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Objective and subjective judgment
In Catholic doctrine, divine judgment (Latin judicium divinum), as an imminent act of God, denotes the action of God's retributive justice by which the destiny of rational creatures is decided according to their merits and demerits. This includes:
- God's knowledge of the moral worth of the acts of free creatures (scientia approbationis et reprobationis), and His decree determining the just consequences of such acts;
- the Divine verdict upon a creature amenable to the moral law, and the execution of this sentence by way of reward and punishment.
The judgment, as it is in God, cannot be a process of distinct and successive acts; it is a single eternal act identical with the Divine Essence. But the effects of the judgment, since they take place in creatures, follow the sequence of time. The Divine judgment is manifested and fulfilled at the beginning, during the progress and at the end of time.
In the beginning, God pronounced judgment upon the whole race, as a consequence of the fall of its representatives, the first parents (Genesis 3). Death and the infirmities and miseries of this were the consequences of that original sentence. Besides this common judgment there have been special judgments on particular individuals and peoples. Such great catastrophes as Noah's flood (Genesis 6:5), the destruction of Sodom and Gomorrah (Genesis 28:20), the earthquake that swallowed up Korah and his followers (Numbers 16:30), the plagues of Egypt (Exodus 6:6; 12:12) and the evil that came upon other oppressors of Israel (Ezekiel 25:11; 28:22) are represented in the Bible as Divine judgments. The fear of God is such a fundamental idea in the Old Testament that it insists mainly on the punitive aspect of the judgment (cf. Proverbs 11:31; Ezekiel 14:21). These truths led many of the rabbis to teach that all the evil which befalls humanity is a special chastisement from on high, a doctrine based on an understanding that God has all power, and must give it unto creatures first, before they can use it, as the Book of Job shows.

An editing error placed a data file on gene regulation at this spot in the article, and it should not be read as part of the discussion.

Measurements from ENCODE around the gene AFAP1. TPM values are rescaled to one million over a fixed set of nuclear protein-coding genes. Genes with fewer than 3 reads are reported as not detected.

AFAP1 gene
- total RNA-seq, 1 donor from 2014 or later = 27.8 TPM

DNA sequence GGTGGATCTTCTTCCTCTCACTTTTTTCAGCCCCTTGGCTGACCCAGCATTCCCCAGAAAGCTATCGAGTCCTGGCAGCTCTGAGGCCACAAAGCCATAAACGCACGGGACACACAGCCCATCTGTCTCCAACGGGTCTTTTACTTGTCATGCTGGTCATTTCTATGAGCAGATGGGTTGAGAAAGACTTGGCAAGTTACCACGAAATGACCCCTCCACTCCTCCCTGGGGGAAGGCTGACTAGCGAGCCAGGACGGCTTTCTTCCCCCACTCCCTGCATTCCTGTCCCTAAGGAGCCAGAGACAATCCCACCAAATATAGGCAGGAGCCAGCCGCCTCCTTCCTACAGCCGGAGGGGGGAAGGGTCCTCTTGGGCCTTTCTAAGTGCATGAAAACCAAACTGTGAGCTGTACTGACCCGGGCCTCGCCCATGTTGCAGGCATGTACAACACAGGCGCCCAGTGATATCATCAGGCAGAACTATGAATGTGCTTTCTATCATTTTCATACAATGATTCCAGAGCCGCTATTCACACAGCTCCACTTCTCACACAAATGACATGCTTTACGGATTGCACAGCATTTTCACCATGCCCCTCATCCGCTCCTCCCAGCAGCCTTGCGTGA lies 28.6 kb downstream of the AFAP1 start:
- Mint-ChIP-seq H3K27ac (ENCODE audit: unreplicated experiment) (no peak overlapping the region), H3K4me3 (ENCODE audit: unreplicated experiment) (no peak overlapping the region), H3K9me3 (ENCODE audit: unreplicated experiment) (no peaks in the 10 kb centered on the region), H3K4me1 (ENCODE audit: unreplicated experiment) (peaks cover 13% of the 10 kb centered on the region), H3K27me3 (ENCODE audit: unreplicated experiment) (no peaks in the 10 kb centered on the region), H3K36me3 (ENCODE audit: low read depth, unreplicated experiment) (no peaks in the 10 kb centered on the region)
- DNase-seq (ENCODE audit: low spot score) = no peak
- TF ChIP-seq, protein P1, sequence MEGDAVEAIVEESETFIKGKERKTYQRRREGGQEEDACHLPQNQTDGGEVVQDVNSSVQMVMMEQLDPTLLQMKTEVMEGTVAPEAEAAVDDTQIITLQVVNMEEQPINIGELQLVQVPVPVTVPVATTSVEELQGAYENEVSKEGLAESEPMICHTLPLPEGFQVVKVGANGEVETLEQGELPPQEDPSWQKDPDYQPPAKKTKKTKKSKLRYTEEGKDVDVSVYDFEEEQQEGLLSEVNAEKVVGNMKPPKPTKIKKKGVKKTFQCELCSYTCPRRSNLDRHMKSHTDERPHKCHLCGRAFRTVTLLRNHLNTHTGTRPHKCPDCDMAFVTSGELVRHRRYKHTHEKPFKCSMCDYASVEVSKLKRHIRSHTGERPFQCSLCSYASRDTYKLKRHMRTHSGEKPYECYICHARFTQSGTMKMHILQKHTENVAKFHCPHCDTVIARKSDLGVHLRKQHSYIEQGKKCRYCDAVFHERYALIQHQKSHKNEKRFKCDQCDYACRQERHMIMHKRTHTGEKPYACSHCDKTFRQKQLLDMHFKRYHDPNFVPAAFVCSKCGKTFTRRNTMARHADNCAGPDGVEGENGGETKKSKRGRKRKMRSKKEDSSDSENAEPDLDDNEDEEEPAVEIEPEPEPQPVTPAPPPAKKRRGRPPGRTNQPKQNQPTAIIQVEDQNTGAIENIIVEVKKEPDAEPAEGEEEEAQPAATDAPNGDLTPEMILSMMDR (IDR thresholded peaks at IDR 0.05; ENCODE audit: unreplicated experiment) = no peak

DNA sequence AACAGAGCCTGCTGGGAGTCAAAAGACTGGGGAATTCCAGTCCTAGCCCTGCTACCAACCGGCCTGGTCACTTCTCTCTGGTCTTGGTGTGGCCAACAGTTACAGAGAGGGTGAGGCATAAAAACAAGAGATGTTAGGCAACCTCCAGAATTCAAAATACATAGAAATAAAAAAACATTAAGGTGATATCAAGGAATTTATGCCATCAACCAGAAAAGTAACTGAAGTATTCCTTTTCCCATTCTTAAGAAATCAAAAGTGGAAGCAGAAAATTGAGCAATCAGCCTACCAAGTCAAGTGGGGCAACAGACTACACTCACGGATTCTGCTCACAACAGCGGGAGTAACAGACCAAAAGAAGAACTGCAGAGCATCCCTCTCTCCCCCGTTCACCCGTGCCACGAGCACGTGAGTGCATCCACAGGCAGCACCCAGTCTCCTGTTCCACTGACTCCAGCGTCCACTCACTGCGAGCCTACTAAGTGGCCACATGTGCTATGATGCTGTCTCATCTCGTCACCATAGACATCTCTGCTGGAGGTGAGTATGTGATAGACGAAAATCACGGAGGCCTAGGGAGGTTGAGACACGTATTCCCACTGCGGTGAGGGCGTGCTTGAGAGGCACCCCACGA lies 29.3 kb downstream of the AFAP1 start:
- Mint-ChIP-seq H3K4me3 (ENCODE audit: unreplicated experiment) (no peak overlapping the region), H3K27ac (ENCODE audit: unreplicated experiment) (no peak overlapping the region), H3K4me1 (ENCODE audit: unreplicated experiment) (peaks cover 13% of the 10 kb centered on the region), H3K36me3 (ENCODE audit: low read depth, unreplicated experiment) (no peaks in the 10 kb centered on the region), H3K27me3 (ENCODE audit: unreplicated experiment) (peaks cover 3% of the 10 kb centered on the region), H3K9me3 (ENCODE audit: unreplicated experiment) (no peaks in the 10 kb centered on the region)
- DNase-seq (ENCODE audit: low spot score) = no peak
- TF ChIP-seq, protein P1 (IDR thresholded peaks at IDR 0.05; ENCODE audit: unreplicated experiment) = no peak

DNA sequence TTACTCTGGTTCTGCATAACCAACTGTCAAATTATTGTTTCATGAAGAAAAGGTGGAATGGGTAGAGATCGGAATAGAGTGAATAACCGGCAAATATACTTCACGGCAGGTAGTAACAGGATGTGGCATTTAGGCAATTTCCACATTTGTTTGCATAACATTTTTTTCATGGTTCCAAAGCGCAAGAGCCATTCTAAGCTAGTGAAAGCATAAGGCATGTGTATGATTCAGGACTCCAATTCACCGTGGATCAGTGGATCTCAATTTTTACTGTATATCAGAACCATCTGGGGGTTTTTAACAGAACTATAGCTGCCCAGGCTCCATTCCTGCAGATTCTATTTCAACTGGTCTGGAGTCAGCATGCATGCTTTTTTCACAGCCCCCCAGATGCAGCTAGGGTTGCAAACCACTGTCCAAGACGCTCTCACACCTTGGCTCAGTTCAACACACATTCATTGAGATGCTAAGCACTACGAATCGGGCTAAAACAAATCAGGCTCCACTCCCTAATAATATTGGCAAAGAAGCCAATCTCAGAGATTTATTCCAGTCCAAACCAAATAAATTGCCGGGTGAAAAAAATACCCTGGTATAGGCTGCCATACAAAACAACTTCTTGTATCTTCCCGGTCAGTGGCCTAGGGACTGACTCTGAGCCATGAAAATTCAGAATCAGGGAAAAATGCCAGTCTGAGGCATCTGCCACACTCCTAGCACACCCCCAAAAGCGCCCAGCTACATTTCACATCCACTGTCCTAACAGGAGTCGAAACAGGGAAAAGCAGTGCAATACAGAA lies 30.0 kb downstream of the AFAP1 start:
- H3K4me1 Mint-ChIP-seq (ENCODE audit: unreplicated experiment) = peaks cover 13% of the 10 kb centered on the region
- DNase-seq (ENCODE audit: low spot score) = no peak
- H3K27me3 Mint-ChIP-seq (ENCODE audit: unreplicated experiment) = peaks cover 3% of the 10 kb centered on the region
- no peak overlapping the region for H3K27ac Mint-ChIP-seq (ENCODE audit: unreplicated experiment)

There is also a judgment of God in the world that is subjective. By their acts a person adheres to or deviates from the law of God, and thereby places themselves within the sphere of approval or condemnation. In a sense then, each individual exercises judgment on themselves. Hence it is declared that Christ came not to judge but to save (John 3:17; 8:15; 12:47). The internal judgment proceeds according to a person's attitude: towards Christ (John 3:18). Though all the happenings of life cannot be interpreted as the outcome of Divine judgment, whose external manifestation is therefore intermittent, the subjective judgment is coextensive with the life of the individual and of the race.
The judgment at the end of time will complement the previous visitations of Divine retribution and will manifest the final result of the daily secret judgment[clarification needed]. By its sentence the eternal destiny of creatures will be decided. As there is a twofold end of time, so there is likewise a twofold eternal judgment: the particular judgment, at the hour of death, which is the end of time for the individual, and the general judgment, at the final epoch of the world's existence, which is the end of time for the human race.
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The idea of a final readjustment beyond the grave, which would rectify the sharp contrast so often observed between the conduct and the fortune of men, was prevalent among all nations in pre-Christian times. Such was the doctrine of metempsychosis or the transmigration of souls, as a justification of the ways of God to man, prevailing among the Hindus of all classes and sects, the Pythagoreans, the Orphic mystics and the Druids among the Celts. The doctrine of a forensic judgment in the unseen world, by which the eternal lot of departed souls is determined, was also widely prevalent in pre-Christian times.
The Pharaonic Egyptian idea of the judgment is set forth with great precision of detail in the "Book of the Dead", a collection of formulas designed to aid the dead in their passage through the underworld.
The Babylonians and the Assyrians made no distinction between the good and the bad so far as the future habitation is concerned. In the Gilgames epic the hero is marked as judge of the dead, but whether his rule was the moral value of their actions is not clear.